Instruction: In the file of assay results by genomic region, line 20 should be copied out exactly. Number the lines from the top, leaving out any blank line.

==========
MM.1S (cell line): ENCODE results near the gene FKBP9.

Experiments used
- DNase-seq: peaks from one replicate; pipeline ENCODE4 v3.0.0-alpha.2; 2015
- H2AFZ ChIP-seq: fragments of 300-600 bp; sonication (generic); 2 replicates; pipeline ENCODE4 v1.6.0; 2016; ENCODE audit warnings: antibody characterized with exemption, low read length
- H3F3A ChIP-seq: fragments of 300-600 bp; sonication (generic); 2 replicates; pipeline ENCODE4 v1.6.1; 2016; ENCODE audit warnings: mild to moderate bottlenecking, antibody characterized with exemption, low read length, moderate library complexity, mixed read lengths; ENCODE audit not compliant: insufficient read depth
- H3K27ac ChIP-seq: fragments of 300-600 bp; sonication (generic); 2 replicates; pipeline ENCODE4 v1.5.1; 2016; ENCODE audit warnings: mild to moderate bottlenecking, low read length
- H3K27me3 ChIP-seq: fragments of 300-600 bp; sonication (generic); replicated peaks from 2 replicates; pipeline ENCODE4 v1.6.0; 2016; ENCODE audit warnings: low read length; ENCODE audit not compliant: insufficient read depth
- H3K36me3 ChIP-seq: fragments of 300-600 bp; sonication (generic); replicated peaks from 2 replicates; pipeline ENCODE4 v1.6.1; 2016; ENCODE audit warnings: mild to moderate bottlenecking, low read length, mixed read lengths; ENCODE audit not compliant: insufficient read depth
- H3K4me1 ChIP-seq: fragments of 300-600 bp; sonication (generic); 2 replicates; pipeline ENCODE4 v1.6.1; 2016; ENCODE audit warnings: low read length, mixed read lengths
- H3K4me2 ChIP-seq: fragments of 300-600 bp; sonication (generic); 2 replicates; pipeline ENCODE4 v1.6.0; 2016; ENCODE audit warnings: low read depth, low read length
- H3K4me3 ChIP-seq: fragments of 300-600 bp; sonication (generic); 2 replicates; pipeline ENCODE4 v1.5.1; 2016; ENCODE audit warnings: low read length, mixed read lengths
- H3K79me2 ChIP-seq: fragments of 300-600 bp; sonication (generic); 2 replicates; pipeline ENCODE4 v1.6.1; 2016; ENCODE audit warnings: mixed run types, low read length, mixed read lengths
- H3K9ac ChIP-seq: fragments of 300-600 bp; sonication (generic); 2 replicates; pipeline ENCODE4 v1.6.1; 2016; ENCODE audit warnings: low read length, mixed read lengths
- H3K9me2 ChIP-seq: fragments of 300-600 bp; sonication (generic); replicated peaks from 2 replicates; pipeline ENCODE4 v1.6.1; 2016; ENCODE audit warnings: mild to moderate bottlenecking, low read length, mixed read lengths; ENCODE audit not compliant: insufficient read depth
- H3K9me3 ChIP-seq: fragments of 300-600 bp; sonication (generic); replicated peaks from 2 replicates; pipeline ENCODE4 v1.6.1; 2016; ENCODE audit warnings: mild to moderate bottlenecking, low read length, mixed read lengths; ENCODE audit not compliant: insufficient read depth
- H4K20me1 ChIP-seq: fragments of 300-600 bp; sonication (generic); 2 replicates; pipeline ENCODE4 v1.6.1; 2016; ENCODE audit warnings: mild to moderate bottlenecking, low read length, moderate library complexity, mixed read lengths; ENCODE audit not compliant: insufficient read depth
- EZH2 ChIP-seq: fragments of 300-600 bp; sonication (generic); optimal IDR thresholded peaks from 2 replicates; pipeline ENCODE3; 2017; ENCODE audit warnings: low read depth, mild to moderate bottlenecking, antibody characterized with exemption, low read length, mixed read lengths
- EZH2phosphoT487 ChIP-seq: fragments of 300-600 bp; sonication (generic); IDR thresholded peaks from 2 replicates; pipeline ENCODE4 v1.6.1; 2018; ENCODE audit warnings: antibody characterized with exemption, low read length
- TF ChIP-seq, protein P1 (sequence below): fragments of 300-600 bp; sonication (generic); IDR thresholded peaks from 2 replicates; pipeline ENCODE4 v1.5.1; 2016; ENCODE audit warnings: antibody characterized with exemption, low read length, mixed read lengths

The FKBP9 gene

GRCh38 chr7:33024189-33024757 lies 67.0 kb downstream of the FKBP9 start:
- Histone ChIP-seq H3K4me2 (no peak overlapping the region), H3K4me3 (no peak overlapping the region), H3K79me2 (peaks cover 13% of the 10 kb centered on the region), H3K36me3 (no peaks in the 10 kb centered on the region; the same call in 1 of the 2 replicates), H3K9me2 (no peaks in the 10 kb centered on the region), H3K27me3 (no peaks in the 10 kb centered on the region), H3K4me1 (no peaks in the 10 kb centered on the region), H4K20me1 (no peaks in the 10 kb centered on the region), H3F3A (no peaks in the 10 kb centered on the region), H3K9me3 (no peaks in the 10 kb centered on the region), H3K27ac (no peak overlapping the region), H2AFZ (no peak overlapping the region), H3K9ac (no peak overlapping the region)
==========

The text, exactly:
The FKBP9 gene